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Routines and Anxiety: Tips & Strategies for Success

Starting up at school is one thing, getting into a good routine and reducing your child’s anxiety is another (and it isn’t easy). After nearly 20 years of being an educator and guidance counsellor, I have assembled some ‘tried and true’ tips to help reduce anxiety, create solid routines and make life easier for everyone in your family.

  • Ask your child(ren) to identify what their worries are specifically – make the list and discuss each one (try to avoid thinking to yourself that they are big or small-treat them all equally).
  • Make a chart of “Things I Can Change” and “Things I Can’t Change” so that they can feel more in control of their worries and fears and help them to recognize what is in and out of their control and to focus their time on the things they can change or control.
  • Identify how you and they notice they are stressed or worried (physical, social and emotional reactions and changes).
  • Ask them to create a plan of things that they can do to feel better when they are anxious and share the plan with their teacher(s).
  • Give your child some trinket or piece of cloth for their pocket to touch when they are beginning to feel anxious.
  • Use an alarm sound and not the radio with your child in the morning, the radio is easy to listen to and doesn’t make your child want to jump out of bed – the alarm is annoying!
  • Make a list with your child about friends and staff at school that they can talk to and that know how they feel when they are anxious.
  • Write all of their worries down and then put them in your wallet or purse and let your child(ren) know that you are carrying them too and hopefully taking them away a little or ‘easing the load’.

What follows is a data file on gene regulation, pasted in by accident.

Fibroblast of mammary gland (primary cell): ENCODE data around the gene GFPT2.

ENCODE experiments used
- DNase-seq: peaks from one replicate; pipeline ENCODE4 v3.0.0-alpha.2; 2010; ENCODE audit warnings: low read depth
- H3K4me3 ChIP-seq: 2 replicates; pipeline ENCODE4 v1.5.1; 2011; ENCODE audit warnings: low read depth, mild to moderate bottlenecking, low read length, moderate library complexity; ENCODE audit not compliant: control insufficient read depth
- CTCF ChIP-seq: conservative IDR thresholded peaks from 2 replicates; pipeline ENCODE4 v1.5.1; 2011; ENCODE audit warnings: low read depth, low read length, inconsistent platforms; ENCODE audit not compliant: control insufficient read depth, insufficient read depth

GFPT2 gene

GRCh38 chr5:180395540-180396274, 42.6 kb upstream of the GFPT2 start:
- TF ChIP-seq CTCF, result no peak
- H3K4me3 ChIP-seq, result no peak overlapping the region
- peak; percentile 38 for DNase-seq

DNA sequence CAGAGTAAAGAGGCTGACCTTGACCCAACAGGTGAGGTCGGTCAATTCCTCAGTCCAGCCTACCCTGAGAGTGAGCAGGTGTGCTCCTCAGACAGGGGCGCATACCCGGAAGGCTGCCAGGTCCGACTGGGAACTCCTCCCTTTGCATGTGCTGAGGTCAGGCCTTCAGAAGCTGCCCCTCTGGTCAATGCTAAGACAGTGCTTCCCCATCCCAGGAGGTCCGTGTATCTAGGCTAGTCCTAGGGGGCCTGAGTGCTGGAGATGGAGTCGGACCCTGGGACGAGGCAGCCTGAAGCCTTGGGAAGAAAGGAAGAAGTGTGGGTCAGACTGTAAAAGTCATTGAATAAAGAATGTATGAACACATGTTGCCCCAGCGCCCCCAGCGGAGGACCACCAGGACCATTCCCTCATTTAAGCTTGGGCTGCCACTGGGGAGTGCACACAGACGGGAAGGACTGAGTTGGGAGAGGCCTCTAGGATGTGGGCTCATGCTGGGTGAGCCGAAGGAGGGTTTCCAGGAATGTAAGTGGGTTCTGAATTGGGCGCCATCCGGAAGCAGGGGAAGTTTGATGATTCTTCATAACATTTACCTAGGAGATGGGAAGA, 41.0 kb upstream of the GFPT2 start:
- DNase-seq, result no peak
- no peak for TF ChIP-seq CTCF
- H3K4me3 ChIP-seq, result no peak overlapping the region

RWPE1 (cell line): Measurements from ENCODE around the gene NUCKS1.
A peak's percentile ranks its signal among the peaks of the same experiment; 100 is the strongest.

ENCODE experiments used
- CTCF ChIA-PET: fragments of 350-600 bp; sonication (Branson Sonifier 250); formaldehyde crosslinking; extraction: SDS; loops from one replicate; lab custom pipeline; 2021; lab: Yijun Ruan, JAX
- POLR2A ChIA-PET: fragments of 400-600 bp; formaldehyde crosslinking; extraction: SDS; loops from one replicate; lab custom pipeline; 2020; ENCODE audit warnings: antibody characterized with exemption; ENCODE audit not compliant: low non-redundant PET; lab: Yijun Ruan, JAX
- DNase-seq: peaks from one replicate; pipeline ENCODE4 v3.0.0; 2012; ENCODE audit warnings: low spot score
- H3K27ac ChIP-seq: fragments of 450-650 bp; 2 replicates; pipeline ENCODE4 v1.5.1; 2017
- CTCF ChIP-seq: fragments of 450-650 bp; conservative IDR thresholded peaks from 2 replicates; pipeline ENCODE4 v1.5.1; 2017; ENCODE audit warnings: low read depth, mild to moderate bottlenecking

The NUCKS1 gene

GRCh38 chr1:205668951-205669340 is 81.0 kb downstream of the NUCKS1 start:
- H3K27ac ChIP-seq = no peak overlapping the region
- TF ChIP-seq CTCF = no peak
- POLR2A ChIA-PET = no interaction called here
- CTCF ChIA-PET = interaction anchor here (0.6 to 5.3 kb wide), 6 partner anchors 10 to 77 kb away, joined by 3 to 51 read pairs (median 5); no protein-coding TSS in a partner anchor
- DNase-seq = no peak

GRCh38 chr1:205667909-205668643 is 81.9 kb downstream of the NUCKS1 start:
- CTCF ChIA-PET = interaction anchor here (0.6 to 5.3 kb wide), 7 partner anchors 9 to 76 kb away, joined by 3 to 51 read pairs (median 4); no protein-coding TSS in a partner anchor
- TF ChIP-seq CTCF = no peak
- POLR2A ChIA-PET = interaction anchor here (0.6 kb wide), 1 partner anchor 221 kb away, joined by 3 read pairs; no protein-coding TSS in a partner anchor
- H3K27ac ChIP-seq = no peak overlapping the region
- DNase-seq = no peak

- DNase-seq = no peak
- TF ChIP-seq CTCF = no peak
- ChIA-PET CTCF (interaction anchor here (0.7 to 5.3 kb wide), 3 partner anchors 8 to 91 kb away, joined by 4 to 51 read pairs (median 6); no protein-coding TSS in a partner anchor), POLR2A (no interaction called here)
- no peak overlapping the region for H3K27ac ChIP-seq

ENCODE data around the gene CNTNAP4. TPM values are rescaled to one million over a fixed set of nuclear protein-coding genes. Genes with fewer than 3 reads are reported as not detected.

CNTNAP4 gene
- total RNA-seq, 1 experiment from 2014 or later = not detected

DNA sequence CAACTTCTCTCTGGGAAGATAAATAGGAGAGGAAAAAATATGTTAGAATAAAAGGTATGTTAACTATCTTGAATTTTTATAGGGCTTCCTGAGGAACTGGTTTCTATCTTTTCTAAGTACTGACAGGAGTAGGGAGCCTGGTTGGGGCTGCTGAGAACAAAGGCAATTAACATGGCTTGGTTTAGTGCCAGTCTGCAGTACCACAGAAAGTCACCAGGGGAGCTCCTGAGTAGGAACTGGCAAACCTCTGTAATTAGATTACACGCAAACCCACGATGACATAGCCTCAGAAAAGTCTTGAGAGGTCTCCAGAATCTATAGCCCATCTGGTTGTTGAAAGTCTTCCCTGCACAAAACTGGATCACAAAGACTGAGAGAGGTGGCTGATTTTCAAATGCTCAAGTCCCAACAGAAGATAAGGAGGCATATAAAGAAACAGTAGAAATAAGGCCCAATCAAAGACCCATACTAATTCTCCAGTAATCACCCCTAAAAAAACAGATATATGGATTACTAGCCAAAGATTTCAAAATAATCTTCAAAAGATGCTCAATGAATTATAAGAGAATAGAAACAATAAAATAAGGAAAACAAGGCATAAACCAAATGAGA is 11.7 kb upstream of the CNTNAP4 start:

• Ensure that you and your child(ren) are organized and ready to begin school (research shows that the more organized and prepared a child is, the lower the anxiety).
  • Have your child draw a map of their school and label their classroom, the route to the bathroom, library, gym, yard, front office, etc.
  • Read the book “The Kissing Hand” with your child (aged 8 and under) before school begins and come up with your own ritual.
  • Have your child choose their clothes the night before to reduce morning rushing.
  • Put hooks up by the door specifically for bags/backpacks and make it a routine to have it packed and ready the night before so it can always be found and is easy to grab running out the door.
  • Work out well in advance how you will communicate with your child’s school and how you will get information about what is happening, events and activities (website, email, newsletters, etc.). Also find out what time of the month the newsletters come out so you know when to expect them.
  • Add the school’s website to your favourites and check it regularly to keep up with what is happening at the school.
  • Make a set time to complete homework, assignments, fill out forms, etc. each night (right after school, before dinner, after dinner, etc.)

Other great resources:

  • For grades 1-4 – “I Bet I Won’t Fret” or “What to Do When You Worry Too Much” are helpful guides/workbooks
  • For grade 5-8 – “Anxiety Workbook for Teens” would be helpful resource

Recommended Reading:

  • Courage By: Bernard Waber
  • When My Worries Get Too Big By: K. Buron
  • David and The Worry Beast By: A. Guanci
  • A Boy and A Bear By: Lori Lite
  • The Invisible String By: Patrice Karst

By: Megan Egerton – www.whileyouwereaway.org & blog.whileyouwereaway.org

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